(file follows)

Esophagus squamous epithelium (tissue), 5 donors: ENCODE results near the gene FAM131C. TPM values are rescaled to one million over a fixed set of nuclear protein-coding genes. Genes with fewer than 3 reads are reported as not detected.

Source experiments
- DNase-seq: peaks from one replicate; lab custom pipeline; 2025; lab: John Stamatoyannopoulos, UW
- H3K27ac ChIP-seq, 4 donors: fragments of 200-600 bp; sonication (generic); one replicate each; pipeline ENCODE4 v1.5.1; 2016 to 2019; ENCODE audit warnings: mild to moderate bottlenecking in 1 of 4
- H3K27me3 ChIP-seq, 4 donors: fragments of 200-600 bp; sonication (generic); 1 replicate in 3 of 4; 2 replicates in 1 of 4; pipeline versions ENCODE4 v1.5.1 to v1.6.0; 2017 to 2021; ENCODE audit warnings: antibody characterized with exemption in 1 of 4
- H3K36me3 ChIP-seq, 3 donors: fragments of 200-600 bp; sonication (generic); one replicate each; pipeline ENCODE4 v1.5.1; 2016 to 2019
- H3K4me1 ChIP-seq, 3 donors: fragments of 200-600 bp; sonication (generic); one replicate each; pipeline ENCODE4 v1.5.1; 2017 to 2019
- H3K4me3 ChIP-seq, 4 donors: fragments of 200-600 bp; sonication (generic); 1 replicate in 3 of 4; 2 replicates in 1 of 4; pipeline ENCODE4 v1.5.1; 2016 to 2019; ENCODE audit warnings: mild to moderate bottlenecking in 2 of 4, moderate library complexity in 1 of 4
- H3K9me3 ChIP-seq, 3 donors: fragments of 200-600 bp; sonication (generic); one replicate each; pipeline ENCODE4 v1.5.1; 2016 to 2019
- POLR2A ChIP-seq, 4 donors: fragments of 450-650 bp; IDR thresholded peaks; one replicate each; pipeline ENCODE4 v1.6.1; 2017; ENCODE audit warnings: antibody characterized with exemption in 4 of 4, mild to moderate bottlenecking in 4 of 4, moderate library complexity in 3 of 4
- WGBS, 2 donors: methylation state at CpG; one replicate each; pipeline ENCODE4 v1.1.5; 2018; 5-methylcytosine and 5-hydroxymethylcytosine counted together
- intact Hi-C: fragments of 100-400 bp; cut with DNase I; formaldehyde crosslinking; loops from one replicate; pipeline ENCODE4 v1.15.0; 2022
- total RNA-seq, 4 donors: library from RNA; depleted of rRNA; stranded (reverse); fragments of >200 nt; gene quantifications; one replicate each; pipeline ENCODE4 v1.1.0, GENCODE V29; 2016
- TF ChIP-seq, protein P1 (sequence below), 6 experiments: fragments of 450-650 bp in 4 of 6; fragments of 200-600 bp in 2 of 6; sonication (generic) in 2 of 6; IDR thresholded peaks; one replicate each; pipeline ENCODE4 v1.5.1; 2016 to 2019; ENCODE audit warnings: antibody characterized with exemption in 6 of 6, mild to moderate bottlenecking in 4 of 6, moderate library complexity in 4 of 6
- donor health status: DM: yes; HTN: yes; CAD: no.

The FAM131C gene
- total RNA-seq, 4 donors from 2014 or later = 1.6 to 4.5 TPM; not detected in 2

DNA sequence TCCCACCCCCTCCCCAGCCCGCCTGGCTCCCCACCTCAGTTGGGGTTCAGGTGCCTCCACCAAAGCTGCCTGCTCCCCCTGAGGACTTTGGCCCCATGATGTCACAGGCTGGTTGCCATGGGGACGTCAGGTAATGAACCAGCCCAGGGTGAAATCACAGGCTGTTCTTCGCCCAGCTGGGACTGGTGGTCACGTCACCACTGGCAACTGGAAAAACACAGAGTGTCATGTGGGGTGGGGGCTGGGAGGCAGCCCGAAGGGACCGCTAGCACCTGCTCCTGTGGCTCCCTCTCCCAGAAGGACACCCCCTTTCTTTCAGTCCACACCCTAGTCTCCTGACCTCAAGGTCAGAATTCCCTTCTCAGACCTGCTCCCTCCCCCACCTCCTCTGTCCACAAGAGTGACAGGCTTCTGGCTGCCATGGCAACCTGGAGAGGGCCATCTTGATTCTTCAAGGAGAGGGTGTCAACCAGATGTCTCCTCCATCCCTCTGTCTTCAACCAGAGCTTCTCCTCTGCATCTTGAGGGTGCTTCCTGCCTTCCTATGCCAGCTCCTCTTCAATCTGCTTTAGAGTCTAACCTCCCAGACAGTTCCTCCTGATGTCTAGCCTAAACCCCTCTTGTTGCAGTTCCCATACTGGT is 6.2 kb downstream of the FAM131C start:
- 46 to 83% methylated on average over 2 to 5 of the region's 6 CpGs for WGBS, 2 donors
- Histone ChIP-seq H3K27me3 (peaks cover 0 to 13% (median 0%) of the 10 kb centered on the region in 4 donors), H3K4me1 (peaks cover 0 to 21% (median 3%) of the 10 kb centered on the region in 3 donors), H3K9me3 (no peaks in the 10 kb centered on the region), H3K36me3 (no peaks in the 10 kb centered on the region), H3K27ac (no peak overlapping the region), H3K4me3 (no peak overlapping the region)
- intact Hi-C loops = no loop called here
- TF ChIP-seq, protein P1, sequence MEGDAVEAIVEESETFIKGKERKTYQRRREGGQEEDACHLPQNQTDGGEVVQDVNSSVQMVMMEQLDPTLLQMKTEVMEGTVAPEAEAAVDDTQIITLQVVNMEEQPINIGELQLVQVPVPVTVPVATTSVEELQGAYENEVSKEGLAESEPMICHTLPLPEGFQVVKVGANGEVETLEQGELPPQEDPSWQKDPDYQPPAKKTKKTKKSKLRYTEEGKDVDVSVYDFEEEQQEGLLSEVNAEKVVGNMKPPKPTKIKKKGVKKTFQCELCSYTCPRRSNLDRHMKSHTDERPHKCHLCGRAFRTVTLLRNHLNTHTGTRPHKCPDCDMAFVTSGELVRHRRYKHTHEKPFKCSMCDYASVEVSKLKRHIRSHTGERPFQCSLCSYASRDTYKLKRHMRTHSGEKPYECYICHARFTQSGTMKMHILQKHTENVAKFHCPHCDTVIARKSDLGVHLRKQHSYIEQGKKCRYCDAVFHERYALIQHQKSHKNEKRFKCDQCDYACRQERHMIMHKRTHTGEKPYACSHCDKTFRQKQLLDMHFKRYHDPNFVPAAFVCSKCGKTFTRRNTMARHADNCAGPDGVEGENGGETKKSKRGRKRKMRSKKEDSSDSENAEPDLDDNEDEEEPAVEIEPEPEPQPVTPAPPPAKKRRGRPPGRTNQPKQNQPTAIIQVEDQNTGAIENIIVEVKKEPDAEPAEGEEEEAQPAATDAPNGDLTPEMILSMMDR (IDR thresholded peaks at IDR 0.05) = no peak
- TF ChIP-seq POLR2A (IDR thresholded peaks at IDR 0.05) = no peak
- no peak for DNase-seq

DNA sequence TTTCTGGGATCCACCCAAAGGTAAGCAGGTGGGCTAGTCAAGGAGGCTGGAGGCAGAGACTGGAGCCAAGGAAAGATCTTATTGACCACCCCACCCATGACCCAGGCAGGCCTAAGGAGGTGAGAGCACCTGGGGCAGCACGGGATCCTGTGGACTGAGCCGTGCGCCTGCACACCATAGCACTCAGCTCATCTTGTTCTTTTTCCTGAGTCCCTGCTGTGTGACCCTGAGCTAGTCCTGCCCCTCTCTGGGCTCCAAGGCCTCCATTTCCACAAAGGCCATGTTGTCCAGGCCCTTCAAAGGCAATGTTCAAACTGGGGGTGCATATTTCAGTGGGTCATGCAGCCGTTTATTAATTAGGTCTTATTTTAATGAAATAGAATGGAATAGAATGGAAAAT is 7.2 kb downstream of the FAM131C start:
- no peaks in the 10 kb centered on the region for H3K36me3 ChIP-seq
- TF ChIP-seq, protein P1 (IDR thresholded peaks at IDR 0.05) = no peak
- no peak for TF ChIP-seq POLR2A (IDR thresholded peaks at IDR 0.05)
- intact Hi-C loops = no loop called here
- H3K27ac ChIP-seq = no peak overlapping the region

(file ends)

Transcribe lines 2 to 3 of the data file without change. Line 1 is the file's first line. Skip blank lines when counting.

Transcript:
Source experiments
- DNase-seq: peaks from one replicate; lab custom pipeline; 2025; lab: John Stamatoyannopoulos, UW